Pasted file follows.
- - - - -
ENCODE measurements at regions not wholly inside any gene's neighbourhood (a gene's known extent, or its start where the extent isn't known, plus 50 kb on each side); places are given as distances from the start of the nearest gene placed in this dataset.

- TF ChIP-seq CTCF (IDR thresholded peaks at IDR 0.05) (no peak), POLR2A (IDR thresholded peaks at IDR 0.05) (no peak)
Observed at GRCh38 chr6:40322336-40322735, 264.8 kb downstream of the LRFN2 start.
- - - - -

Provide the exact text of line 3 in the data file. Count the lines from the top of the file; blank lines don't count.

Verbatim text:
Observed at GRCh38 chr6:40322336-40322735, 264.8 kb downstream of the LRFN2 start.